Palo Duro Canyon State Park
September 19, 2019
Palo Duro Canyon. The supposed “Grand Canyon of Texas”.
I thought that was just Texas exaggeration. Everything is bigger in Texas, don’t ya know?
I was wrong. The Texans weren’t embellishing size this time.
Located in northwest Texas, Palo Duro Canyon surprises you. You drive through flat miles of nothing and then BOOM. Out of seemingly nowhere, there is the canyon.
One hundred and twenty miles in length with 800-foot cliffs, it is the second largest canyon in the USA (the Grand Canyon in Arizona is the biggest canyon). Palo Duro Canyon shouts “I’m here and I’m serious.”
Dry, hot and windy – the canyon will show no mercy. But its beauty will draw you in anyways.
For the curious, Palo Duro is Spanish for “Hard Stick”. The park got its name based on the Rocky Mountain juniper tree that exists
- Check the park map for details on the 30-pus miles of trails.
- Most of the hikes are out-and-back or lolli-pop hikes.
- Some of the trails are open to mountain bikers and horses while others are hiker-only trails.
- Some of the trails do not have their own trailhead. They begin off of other trails.
- Parking does not exist at every trailhead in Palo Duro. You may have to park elsewhere and walk to the trailhead.
- Trails are well-maintained but some of the signage could use an upgrade. We weren’t the only hikers hunting for a few of the trailheads or contemplating where we were at on the trail.
Near the visitor center, you could hike from the rim all the way down to the river on the CCC trail. Given that the temperatures were 100+ degrees, we skipped that hike.
Juniper River Trail
Juniper River Trail is advertised as a moderate hike with views of the river. While we did not hike the trail in its entirety, we did not see a river. Nor did other hikers we talked to who had gone further than we did. If you see a river from this trail, share photo proof please. 🙂
The Lighthouse trail is “the” trail in the park. It takes you out to the Lighthouse rock —- the “shot” in the park.
Its about a 6-mile roundtrip hike on a trail shared with equestrians and mountain bikers. Approximately 1.5 miles into the hike, you reach a viewpoint giving you your first look at Lighthouse rock.
This is a hike worth doing but plan to complete it before the prime heat hours of the day as there is very little shade on the trail.
Fill up your water reservoir at the trailhead before you begin hiking. No water access is available on the trail.
The park includes a 16-mile roundtrip scenic drive. Along the drive, there are spots to pull-off and take in the views.
The drive will take approximately one-hour to complete, assuming park traffic is not congested. I’d suggest a few hours so you have time to enjoy the views.
The park is not designated as a dark-sky community but it could be. With little light pollution in the area and wide-open spaces, the star-gazing is amazing.
Members of the Longhorn cattle herd are kept in a pasture near the entrance. You don’t have to work hard to see these beasts.
Wildlife were tough to spot during our visit. If I were wildlife, I would have kept hunkered down in a shady spot as well. We did manage to spot an endangered Texas Horned Lizard.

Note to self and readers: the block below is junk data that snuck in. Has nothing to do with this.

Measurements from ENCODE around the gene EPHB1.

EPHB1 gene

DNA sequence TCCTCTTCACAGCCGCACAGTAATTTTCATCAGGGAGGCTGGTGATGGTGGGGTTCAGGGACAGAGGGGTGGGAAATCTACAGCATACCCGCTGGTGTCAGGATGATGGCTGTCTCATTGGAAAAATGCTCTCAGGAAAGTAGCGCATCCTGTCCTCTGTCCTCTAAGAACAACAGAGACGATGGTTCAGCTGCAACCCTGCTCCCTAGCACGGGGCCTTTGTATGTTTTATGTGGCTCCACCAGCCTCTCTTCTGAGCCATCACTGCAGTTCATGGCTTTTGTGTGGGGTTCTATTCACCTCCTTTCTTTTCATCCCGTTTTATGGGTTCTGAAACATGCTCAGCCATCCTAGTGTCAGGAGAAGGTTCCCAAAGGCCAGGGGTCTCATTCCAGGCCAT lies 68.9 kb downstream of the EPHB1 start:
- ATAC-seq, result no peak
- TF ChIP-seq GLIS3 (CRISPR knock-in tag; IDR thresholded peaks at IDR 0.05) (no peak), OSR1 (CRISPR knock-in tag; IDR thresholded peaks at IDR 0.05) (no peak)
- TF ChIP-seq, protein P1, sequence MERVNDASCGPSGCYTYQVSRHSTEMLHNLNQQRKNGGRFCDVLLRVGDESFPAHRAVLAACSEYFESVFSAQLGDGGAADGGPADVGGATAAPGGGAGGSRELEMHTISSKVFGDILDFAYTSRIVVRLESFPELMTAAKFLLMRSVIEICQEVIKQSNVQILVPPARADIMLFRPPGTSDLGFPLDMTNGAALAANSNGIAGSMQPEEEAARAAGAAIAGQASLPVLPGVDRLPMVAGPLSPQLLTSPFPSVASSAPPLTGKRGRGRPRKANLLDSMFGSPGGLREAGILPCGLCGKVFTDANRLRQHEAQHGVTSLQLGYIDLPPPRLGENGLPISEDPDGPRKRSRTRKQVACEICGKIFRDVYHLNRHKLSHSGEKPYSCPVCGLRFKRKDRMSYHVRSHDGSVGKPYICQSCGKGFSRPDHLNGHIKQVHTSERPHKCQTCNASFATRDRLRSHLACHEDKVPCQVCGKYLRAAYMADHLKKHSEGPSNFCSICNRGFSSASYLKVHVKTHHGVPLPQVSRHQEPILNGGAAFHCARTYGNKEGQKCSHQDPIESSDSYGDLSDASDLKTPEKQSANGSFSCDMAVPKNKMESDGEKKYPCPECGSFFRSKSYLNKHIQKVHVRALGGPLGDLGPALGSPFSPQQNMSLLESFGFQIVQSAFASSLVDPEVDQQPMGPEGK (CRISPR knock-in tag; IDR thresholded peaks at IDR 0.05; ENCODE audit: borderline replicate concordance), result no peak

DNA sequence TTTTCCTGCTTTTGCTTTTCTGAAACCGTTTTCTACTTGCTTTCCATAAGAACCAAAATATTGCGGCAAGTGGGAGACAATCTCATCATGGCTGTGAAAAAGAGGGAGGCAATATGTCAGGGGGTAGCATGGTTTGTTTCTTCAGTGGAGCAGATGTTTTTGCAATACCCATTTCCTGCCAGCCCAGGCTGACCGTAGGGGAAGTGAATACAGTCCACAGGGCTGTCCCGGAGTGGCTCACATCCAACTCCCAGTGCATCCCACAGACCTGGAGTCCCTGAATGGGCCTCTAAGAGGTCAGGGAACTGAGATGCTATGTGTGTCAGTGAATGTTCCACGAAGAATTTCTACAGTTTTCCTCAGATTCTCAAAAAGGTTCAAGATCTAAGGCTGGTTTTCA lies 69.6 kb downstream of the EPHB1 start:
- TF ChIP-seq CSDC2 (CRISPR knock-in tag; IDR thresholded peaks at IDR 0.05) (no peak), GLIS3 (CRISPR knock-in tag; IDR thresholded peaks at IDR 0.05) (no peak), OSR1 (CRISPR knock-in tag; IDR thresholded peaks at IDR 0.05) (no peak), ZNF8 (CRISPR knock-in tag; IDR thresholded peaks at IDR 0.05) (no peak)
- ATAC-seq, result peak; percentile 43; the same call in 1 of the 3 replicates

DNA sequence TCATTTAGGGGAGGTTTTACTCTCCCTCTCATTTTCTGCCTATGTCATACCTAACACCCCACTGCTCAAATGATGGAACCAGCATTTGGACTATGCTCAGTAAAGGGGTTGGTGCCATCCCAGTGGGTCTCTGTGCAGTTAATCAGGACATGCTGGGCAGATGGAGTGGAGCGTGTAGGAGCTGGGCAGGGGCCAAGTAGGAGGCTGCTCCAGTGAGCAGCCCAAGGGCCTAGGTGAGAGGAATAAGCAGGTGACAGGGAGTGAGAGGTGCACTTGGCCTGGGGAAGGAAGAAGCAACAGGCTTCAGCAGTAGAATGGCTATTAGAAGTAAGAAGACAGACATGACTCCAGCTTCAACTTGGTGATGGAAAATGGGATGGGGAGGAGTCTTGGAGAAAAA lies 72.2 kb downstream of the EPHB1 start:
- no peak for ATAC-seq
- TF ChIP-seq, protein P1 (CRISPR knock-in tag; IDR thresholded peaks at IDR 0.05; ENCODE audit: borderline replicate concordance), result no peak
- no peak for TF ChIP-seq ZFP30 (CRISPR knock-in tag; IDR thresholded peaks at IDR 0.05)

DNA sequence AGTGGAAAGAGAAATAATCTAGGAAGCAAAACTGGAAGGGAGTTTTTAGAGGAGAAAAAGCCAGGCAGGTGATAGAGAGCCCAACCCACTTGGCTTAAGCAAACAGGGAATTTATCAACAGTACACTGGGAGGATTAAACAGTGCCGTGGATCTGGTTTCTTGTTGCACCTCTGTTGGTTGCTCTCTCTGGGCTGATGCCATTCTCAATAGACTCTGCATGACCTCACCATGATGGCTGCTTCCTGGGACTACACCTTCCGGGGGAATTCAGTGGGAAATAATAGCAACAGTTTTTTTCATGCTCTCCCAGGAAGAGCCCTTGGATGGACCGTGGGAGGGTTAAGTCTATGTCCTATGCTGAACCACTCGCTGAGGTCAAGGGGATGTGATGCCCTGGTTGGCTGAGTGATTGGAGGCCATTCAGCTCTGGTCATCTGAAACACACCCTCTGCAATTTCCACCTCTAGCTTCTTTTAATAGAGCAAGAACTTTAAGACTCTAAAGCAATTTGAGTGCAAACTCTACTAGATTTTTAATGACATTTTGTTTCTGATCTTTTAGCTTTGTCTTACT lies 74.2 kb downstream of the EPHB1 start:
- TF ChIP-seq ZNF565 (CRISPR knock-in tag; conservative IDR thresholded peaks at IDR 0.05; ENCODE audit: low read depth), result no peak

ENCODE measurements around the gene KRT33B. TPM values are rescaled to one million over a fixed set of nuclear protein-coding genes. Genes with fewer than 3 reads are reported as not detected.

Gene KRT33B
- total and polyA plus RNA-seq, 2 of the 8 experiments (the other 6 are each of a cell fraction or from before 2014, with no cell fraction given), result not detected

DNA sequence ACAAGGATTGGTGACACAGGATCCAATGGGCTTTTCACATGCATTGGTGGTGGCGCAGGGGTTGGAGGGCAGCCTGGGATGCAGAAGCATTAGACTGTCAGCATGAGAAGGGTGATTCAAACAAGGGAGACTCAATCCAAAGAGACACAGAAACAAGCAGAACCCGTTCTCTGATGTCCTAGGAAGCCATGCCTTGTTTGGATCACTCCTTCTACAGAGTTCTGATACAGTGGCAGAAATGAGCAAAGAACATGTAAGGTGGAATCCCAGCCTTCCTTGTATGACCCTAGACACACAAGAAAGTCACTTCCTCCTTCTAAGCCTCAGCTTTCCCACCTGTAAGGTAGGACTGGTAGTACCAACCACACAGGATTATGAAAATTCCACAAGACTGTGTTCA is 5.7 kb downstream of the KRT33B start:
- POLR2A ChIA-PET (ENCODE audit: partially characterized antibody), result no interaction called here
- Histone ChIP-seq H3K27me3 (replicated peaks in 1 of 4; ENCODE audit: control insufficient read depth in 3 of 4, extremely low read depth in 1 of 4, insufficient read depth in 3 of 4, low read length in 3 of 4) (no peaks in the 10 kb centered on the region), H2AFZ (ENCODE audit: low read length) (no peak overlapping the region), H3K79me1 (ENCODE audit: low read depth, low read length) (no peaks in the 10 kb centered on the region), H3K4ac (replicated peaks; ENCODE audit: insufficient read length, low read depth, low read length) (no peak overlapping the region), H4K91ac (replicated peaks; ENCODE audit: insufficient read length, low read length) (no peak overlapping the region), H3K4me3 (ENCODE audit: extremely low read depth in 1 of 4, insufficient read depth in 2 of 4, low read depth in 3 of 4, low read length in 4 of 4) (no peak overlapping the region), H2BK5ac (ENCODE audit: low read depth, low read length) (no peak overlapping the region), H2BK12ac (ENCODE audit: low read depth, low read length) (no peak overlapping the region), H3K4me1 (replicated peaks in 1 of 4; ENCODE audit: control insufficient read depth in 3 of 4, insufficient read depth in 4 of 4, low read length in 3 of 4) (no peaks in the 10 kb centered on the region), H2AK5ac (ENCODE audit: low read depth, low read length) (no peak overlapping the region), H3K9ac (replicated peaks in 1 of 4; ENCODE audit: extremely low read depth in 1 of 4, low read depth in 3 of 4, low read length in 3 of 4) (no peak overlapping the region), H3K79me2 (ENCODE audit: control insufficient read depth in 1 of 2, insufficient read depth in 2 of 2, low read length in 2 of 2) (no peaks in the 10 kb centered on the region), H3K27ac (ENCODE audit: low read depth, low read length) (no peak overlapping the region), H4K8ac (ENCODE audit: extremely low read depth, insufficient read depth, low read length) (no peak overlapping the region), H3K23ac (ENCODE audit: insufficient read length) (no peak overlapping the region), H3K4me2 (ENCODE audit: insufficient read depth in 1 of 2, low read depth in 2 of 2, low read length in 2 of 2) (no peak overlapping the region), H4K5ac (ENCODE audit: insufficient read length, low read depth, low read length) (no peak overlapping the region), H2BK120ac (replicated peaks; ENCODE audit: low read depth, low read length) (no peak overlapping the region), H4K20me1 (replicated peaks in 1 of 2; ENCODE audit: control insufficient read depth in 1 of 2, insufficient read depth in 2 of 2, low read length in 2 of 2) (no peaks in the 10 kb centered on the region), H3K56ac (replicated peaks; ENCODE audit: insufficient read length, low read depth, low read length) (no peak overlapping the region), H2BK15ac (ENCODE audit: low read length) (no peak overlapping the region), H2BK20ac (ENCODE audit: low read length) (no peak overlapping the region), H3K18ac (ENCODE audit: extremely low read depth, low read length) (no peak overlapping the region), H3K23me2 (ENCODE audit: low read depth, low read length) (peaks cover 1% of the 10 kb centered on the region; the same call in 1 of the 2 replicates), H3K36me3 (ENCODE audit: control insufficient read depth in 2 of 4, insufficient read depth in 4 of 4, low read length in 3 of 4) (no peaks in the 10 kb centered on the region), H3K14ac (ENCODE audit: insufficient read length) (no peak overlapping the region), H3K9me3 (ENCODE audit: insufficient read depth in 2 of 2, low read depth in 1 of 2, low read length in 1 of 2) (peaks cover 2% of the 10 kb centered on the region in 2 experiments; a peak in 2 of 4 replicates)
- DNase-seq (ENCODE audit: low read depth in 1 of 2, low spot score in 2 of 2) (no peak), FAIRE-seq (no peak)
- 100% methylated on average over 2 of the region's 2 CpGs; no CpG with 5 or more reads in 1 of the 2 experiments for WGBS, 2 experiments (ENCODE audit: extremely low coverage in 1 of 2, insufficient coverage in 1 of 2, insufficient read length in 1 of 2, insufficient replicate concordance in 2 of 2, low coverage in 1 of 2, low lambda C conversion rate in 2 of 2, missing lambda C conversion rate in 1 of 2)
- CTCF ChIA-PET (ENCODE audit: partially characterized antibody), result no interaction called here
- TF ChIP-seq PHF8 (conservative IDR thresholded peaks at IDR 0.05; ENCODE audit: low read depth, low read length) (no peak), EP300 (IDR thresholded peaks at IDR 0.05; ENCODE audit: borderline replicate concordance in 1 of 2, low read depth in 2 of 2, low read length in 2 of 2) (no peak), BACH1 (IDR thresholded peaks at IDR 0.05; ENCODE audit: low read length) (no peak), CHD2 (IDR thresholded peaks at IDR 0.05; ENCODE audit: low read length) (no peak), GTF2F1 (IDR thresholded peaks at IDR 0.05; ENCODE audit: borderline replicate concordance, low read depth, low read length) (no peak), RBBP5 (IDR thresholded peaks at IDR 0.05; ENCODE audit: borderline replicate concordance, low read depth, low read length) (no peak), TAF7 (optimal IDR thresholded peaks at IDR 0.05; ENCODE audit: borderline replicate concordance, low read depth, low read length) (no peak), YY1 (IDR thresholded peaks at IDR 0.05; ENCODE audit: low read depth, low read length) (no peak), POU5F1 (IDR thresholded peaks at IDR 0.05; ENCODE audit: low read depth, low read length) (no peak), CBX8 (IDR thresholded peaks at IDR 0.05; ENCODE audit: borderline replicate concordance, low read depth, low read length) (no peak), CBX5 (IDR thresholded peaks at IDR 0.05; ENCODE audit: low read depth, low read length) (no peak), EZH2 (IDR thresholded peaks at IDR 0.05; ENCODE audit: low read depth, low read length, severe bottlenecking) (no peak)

For birders, grab the bird list from the park ranger check-in station.
Most of our wildlife encounters were at sunset. Bats put on an aerial display at dusk. Coyote howls lulled us to sleep at the campsite. Well, they lulled one of us to sleep but might have kept the other one of us up ensuring the coyotes kept their distance.
Seasonally, the park runs a nightly showing of the Texas Outdoor Musical.
We weren’t there on a day it was showing but we heard good reviews from those who had seen it.
The visitor center includes an air-conditioned view of the canyon, a small gift shop, and an exhibit detailing the human history and geology of the area. Plan to spend 30 minutes to view the exhibit.
The campground offers primitive sites for tents, full-hookup sites for RVs, and cabins.
Flush toilet and showers are available at the RV section of the campground.
The cabins offer indoor accommodations including air-conditioning, water, and electricity.
The gates to the park are locked off-hours . However, you are given a code at check-in in case you need to enter or leave the park during after-hours.
Trading Post Store
The onsite store offers gift items, camping essentials and a small deli/grill. The food is basic fare (nothing to rave about) but it’s the only food in the park.
The store does have air-conditioning, indoor seating, and ice cream – a great perk during the summer!
Tips for visiting Palo Duro Canyon State Park
- Farm to Market Road 1541, one of the main roads leading to the park, is frequently closed for twenty to thirty minutes each day.
- Semi-trucks carting oversized loads of wind turbine parts use this road.
- As these trucks navigate the hilly curve, the police block traffic both directions.
- The locals say this happens a couple times a day. So, if there is a traffic jam, have patience. It’ll clear out in about 30 minutes.
- Take bug spray. The horseflies are bigger in Texas.
- Plan your visit according to the weather forecast.
- Some of the roads are prone to flash-flooding.
- And during the heat of summer, limit your hiking activities to early morning or late evening. There is little shade and no water along the trails.
- Carry water and electrolytes.
- Cell service is almost non-existent in the canyon.
- No wi-if is available in the park.
If you are seeking a gorgeous red-rock hiking experience, then visit Palo Duro Canyon State Park. A well-maintained park, it is proudly recommended by locals and park rangers from other parts of Texas. You have to go a bit out of the way to get there, but it is a destination that is well-worth a bit of driving.
- Trip Date: August 2019
- Name: Palo Duro Canyon State Park
- Location: Caynon, Texas
- Cost: $m Day pass for entry
- Family-friendly: Yes